COLLINS: In 2018, What Is Big Ten Football?
In 11 days, three Big Ten Conference football programs will play football games. Two in West Lafayette, Indiana. The other in Minneapolis. The rest of the conference’s 14 clubs, including all of its bigger attractions, will follow suit within the next few days.
But right now, two of those teams’ head coaches are on paid administrative leave. One is no worse than the second-most successful college football coach in the country, the face of the conference’s marquee program at the center of a domestic violence abuse investigation that stunned fans around the country. The other had a player, offensive lineman Jordan McNair, pushed so hard through a workout in late May that he later died, making us all wonder how in 2018, knowing what we know about player health and care, something like this can still happen to an otherwise healthy 19-year-old athlete on a football field.
What’s happening now with Ohio State’s Urban Meyer and Maryland’s D.J. Durkin is without question a black eye for college football, and on the surface, they’re isolated incidents that happened to enter the national conversation at a time when the sport is piquing with excitement. Those who’ve been following the Big Ten long enough, though, know better.
They know these are incidents symptomatic of a larger malady in the Big Ten.
For years during the Southeastern Conference’s reign of terror over big-time college football, the Big Ten and its fans largely maintained a “we’d never operate like they’re allowed to operate” air when comparing their brand of football to the SEC, where the facilities arms race and focus on building national brands brought controversy along with the wild success to places like Alabama, Auburn, LSU, Florida and Georgia.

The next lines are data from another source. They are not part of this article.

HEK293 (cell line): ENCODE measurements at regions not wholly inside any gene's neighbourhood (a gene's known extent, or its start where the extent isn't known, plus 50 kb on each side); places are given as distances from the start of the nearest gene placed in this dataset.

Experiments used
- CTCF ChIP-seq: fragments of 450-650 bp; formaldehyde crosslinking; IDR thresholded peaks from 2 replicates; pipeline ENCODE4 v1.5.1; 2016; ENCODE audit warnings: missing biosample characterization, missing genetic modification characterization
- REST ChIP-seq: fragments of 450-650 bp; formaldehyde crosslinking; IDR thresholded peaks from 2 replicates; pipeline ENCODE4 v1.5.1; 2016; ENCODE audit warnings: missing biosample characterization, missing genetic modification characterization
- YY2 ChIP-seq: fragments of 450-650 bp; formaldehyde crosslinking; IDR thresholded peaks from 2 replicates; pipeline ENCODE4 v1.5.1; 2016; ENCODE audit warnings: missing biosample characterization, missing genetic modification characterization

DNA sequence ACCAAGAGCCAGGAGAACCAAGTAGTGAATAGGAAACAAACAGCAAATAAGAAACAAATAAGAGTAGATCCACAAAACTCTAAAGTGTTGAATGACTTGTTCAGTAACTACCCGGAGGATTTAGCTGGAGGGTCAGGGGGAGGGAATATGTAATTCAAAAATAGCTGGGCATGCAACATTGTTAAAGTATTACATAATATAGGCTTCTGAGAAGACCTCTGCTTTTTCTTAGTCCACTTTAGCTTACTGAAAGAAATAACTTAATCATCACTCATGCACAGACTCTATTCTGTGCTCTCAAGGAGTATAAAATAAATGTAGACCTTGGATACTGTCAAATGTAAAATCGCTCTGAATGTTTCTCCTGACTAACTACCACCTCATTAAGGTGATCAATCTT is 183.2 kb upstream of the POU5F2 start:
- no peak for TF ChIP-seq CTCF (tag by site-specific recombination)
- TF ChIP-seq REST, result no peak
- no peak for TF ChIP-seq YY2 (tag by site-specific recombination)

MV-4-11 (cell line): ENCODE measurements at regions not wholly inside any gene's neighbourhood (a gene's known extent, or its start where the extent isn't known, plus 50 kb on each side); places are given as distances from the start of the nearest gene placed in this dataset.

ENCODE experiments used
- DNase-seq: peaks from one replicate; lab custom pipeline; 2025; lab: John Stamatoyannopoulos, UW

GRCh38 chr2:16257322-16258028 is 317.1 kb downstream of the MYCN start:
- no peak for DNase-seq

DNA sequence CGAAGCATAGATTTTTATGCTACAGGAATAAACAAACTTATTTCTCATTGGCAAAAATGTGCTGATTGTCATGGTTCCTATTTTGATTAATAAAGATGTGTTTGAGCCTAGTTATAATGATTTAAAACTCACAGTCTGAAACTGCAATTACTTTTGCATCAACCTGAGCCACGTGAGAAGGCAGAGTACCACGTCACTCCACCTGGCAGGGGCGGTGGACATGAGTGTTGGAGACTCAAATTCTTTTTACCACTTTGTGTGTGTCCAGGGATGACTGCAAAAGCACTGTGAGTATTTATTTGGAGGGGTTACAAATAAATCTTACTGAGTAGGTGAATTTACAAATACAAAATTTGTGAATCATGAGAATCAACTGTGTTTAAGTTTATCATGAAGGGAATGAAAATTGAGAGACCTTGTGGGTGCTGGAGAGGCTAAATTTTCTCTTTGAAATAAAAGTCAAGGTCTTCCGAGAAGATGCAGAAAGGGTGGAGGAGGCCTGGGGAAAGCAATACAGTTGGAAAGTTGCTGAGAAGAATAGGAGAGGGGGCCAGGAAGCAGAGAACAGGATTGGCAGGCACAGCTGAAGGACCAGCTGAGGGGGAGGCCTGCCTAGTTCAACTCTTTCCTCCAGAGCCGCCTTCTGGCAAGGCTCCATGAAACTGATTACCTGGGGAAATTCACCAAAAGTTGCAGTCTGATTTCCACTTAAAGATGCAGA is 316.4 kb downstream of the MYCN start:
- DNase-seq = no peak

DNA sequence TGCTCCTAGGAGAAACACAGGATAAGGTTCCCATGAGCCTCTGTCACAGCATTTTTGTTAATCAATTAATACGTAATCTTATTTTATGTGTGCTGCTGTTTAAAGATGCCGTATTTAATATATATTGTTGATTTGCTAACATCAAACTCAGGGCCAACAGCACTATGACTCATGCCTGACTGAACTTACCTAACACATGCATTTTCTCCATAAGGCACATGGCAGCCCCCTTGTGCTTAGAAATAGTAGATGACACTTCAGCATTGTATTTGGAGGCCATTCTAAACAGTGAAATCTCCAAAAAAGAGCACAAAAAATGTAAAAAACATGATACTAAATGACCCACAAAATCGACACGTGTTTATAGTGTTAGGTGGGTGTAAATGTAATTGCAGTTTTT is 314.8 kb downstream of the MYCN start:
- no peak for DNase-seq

But the Big Ten has operated exactly in that way, which has led to just about the same results. Unprecedented success. Wild profits. And self-inflicted controversy.
Meyer and Durkin are in the crosshairs now, and it stands to reason at least Durkin won’t survive the problems he created with his job. But, they aren’t the first to meet public criticism in the face of getting their respective programs to the next level. From Nov. 9, 2011 — the date Penn State fired legendary coach Joe Paterno in a swirl of confusion and anger in the wake of the Jerry Sandusky child sex abuse scandal — head coaches have been booted out of power in one form or another at an alarming rate more for how they coached than the results they obtained.
Illinois and Indiana let go of their respective head coaches, Tim Beckman and Kevin Wilson, over concerns about how they treated injured players. Rutgers ousted Kyle Flood officially for circumventing school policy by contacting a professor regarding the academic status of a player, but that came in the midst of a season in which several players were charged with violent felonies. At Minnesota in 2016, the university suspended 10 players after a sexual assault investigation, then fired head coach Tracy Claeys for supporting a player-led protest over due process concerns.
At Michigan State, Mark Dantonio still has his job, but the Detroit Free Press reported in January that sexual assault allegations were made against seven Spartans players, and that’s not to mention that school’s relationship with disgraced school physician and convicted serial child molester Larry Nassar.